It is obvious that Dr. Brown is not looking to the context of the passage to tell him if the text is central or not. It is his theology that is telling him which texts to highlight and which texts to put into the background. And his non-Scriptural theology could get him to highlight and to minimize the very same text.
But Dr. Brown’s hypocrisy is only symptomatic of the 2000 year approach of the Church to the Jewish Scriptures. In order to get the Scriptures to point in the direction of Jesus the Church is forced to violate the Authorial intent and recreate the literary landscape of Scripture.
When it comes to the question of directing our worship the Church highlights texts such as Genesis 18, Exodus 24 and Numbers 12. But the Author of Scripture never associated these passages with the question of directing our worship. The Author had a lot to say about the question of directing worship and He knows how to tell you when He is going to present a teaching on the subject and he does NOT point to those passages. Instead he points to Deuteronomy 4, Exodus 20, Isaiah 44, Jeremiah 10 and to many similar passages as teachings on this question.
And guess what, these passages, presented by the Author of Scripture as teachings on directing worship is exactly where Judaism draws its theology from as it relates to this question. So which one of us is following the lead of the text and which one is attempting to get the text to follow our lead?
The same applies to the question of sin, guilt and repairing your relationship with God. From the Jewish standpoint, the central texts are Deuteronomy 30 and Ezekiel 33. Both of these are introduced by the Author of Scripture as answers to the question of sin, the former on a national level and the latter on an individual level. But from the Christian standpoint these texts are peripheral to the question of repairing our relationship with God. According to Christianity the central principle of atonement is that there is no remission of sin without the shedding of blood, a concept which appears nowhere in all of Scripture.
It is on this subject that Dr. Brown actually attempts to provide a partial answer to my question. He argues that since the word atonement appears in Scripture so many times in conjunction with the blood sacrifices, this then tells us how central and important these sacrifices are to the Author of Scripture.
You see, this is a valid point, this argument shows me that Dr. Brown agrees to the premise of my question. He is acknowledging that if the Author of Scripture wants to emphasize something, He repeats it dozens and dozens of times. What Dr. Brown is NOT sharing with his audience is the fact that I have addressed this argument at length in “You are My Witnesses” and in “Contra Brown.”
At this time I will share part of my answer with you.
So Dr. Brown is arguing for the importance and the centrality of the blood offerings described at length in the book of Leviticus. Does Dr. Brown hear what he is saying? Is he encouraging you to obey the Torah and bring the offerings that Moses commanded us to bring? When was the last time that Dr. Brown brought a goat to the Temple in Jerusalem to atone for his sins? Does he yearn to fulfill God’s commandments concerning the sacrifices as do the Jewish people? Of course not! He doesn’t care about the animal sacrifices that are described in the Torah.
But it gets even worse. Does he really believe God when He says that the animal sacrifices brought in the Temple have the power to atone? Or does he believe that Book of Hebrews which declares that the animal sacrifices never atoned to begin with (Hebrews 10:4)? Dr. Brown believes that the sacrifices described at length in Leviticus never really atoned for sin at all and that once Jesus came on the scene, they were discarded and done away with. Is this “acknowledging the centrality of the offerings”? I am sorry, this is just a mockery of God’s word.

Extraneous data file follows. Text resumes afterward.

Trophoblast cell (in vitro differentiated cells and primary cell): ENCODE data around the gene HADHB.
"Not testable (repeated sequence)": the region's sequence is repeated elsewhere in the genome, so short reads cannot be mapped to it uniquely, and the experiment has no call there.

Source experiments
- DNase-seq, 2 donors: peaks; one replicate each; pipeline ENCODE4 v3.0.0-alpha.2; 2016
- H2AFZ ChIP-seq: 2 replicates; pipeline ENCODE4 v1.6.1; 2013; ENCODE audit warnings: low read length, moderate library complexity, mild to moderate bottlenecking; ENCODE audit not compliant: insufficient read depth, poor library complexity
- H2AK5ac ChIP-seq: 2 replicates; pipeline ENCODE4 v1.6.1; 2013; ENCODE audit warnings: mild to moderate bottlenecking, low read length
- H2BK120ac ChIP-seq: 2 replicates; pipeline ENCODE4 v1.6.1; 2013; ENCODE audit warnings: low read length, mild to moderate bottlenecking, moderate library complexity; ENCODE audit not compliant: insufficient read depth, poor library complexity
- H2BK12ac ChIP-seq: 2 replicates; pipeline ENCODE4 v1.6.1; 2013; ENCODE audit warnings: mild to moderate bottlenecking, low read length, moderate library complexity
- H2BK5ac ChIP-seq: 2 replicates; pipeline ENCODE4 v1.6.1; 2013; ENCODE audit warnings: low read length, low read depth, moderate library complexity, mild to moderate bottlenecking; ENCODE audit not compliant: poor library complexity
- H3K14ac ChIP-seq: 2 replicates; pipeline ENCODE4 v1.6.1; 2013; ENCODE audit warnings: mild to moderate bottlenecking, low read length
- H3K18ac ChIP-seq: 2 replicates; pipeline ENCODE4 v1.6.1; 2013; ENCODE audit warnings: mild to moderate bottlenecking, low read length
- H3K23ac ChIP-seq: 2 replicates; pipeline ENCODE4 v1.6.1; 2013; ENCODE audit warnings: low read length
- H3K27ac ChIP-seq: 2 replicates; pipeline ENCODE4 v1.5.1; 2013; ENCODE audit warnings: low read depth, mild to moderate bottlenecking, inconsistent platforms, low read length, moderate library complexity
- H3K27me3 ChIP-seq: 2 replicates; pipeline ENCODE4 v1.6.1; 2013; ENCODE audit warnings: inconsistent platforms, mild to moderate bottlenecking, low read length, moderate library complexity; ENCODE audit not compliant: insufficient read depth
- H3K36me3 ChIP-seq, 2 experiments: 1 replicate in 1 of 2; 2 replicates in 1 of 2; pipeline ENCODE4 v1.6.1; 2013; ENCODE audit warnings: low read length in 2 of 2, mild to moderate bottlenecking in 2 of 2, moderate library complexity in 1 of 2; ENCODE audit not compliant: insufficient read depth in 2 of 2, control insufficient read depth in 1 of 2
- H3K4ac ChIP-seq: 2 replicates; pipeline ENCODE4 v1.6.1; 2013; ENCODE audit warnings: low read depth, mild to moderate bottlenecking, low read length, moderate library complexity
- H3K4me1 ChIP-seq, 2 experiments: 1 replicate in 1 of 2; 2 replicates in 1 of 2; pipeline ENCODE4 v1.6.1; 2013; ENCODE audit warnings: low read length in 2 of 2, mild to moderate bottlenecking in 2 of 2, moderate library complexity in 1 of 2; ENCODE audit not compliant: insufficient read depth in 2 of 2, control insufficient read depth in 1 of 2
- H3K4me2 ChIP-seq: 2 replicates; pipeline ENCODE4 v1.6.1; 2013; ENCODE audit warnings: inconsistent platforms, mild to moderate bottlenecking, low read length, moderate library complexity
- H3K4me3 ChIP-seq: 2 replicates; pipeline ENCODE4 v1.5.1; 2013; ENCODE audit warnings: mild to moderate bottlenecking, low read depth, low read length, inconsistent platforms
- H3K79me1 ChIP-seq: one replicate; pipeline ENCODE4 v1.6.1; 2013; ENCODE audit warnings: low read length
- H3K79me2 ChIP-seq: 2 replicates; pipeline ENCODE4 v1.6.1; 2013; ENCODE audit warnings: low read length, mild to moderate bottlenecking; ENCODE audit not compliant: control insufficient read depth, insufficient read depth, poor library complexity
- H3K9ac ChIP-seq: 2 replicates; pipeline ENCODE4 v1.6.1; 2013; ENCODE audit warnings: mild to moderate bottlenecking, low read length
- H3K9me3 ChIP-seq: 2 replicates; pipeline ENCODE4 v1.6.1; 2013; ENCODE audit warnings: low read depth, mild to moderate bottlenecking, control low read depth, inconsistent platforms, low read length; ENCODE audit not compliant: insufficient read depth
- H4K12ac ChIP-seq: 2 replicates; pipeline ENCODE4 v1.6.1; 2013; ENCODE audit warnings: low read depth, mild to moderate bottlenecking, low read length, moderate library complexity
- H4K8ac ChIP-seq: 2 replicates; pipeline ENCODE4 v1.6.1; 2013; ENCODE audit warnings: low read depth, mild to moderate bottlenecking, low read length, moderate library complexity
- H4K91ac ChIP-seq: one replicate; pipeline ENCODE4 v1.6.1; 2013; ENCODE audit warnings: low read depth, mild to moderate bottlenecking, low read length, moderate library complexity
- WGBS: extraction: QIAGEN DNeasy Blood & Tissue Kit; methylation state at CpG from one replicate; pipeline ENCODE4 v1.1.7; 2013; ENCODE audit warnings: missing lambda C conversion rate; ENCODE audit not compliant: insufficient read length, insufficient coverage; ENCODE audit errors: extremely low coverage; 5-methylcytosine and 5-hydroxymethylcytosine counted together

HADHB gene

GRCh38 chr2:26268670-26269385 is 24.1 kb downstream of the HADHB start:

Let’s put this whole question into perspective. How important is the Sabbath from the standpoint of a Christian? How does it compare to the “principle” that posits that there is no remission for sin without the shedding of blood? Now search the Jewish Bible, how many times do the prophets exhort our people to guard the Sabbath? Dozens of times. How many times does the Jewish Bible say that there is no remission for sin without the shedding of blood? Zero. Does God not know how to emphasize a point? Did he forget how to write?
Is the Christian looking to the Bible to tell what is important and what is peripheral? It is clear and obvious that Dr. Brown’s read on the Bible is produced by the theology he is trying to promote and that his theology is NOT produced by his read on the Bible.
So that was my first question. How could we ignore God’s reader’s guide to the Bible?
Idolatry, the Violation of a Relationship
Dr. Brown and the 2000 year old missionary campaign of the Church are not only trying to get us to believe a set of beliefs. The Church wants us to commit our hearts. The Church wants us to look at the life and death of Jesus and to get excited about what we see. The Church encourages our hearts to be overwhelmed by what we see and bend our hearts in devotion. It’s not just a matter of believing something with your head, the Church wants us to do something with our heart.
Judaism is also about our heart. Judaism is not just something that we believe with our heads, it is about something that we do with our hearts. Judaism is also about excitement, passion, joy and a deep satisfying relationship. We see God as the source of all goodness and righteousness and our hearts are drawn into complete devotion.
These are two different excitements and devotions. It is entirely possible to be excited about God, the Creator of heaven and earth and not commit oneself to Jesus. And it is completely possible to get excited and worship Jesus and not get excited about the Creator of heaven and earth.